American Heart Association Issues Guidelines To Improve Kids Nutrition
In response to the increasing obesity rate among American children over the past 20 years, the American Heart Association has released guidelines for parents and doctors to help "improve kids' nutrition, activity levels and overall health," the Los Angeles Times reports. Published in the July 1 issue of Circulation, the guidelines are intended to serve as "lifestyle training" to help children prevent heart disease later in life. According to the AHA, parents should teach children that half the food on a "healthy plate" should be salad and vegetables, with starchy foods and protein sources accounting for the other half. In addition, only children younger than two years of age should drink whole milk. Parents also should encourage physical activity and set limits on television and video game usage. For doctors, the guidelines recommend monitoring cholesterol levels in children with a family history of cardiovascular health problems. Doctors also should monitor blood pressure in children older than three. Dr. Christine Williams, the lead author of the guidelines, said, "People know that heart disease is the No. 1 killer of Americans, but they don't fully realize that it's a silent process that begins in childhood" (Roan, Los Angeles Times, 7/8).
Meanwhile, growing portion sizes at U.S. restaurants have been blamed for the "bloating of America." The following are summaries of recent coverage of the trend.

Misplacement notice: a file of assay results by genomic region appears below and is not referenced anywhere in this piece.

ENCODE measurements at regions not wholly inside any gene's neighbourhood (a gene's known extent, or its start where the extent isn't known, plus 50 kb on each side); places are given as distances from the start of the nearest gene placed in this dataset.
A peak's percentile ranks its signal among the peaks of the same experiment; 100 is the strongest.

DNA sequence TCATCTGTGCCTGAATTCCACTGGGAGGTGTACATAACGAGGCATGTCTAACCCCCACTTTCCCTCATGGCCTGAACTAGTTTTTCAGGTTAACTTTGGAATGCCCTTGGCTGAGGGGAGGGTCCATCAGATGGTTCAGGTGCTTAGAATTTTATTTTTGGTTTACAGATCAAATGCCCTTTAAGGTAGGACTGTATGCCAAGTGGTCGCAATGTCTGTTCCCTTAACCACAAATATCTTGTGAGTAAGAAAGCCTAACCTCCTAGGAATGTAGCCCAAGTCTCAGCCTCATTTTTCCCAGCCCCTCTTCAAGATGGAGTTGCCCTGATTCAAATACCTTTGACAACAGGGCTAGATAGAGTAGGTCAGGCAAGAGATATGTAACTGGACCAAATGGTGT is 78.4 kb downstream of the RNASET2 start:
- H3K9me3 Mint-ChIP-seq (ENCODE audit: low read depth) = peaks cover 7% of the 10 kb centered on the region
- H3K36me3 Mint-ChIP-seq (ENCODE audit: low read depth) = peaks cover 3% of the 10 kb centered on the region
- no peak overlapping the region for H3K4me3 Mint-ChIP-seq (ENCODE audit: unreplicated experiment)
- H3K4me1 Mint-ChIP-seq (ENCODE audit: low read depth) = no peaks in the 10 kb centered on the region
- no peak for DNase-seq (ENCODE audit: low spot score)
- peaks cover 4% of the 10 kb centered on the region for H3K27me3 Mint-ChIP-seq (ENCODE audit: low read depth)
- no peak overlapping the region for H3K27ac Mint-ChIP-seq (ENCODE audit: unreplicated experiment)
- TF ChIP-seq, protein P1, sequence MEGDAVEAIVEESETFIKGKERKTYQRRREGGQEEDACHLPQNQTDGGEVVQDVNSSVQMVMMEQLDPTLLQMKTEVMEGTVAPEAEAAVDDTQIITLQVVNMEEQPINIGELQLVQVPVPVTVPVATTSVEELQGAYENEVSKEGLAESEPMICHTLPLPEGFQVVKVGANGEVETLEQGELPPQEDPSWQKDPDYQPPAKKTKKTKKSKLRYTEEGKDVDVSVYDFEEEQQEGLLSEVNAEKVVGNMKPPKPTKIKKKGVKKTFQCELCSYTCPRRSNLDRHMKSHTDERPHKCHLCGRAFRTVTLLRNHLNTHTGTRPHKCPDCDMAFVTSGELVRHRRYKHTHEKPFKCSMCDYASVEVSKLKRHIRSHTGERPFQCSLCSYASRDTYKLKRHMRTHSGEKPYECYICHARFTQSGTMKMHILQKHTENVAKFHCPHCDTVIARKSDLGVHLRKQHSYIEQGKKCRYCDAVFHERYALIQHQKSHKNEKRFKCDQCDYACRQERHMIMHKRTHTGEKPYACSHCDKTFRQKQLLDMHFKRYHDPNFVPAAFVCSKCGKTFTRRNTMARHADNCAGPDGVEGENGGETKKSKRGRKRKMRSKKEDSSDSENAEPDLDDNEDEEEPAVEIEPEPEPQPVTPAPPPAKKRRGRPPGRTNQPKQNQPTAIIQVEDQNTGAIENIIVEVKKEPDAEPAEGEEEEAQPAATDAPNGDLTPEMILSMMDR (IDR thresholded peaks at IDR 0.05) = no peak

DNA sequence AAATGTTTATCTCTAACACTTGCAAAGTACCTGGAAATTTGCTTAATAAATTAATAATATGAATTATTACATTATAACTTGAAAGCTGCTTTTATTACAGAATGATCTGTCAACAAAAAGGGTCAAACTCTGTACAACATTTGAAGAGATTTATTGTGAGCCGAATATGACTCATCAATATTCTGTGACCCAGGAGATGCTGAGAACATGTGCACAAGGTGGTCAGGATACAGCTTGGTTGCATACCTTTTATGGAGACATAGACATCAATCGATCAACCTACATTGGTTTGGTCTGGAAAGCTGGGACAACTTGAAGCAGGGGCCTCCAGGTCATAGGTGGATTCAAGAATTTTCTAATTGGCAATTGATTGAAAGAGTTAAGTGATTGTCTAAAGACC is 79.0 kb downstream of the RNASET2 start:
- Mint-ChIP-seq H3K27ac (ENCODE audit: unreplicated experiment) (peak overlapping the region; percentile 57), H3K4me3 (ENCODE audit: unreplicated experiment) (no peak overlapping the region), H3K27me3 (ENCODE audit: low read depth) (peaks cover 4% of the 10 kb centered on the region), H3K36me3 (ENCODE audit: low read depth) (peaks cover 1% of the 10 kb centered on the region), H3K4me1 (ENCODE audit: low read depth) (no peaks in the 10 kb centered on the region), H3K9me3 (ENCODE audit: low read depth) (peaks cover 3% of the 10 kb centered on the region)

Los Angeles Times: Health advocacy groups and nutritionists are criticizing the fast-food industry for serving larger portions, saying consumers "who are served more tend to eat more." Since the mid-1990s, the average restaurant plate size has increased 25%. At the same time, Americans have "gotten larger," the Times reports. While critics are urging Congress to mandate that restaurants publish the calorie counts of their servings, the industry has said obesity rates have risen because people are becoming less physically active (Ballon, Los Angeles Times, 7/6).
- New York Times: While exercise rates "hardly changed" between 1990 and 2000, per capita food consumption increased about 8% during the 1990s. The increases equate to an extra 140 pounds of food consumed per year per person. Researchers say increases in portion sizes, such as the "supersizing option" at fast-food restaurants, have contributed to obesity. In addition, the speed at which Americans eat may be a factor. By "wolf[ing] down" a meal, people may consume more than needed before the brain can signal them to stop eating (Winter, New York Times, 7/7).
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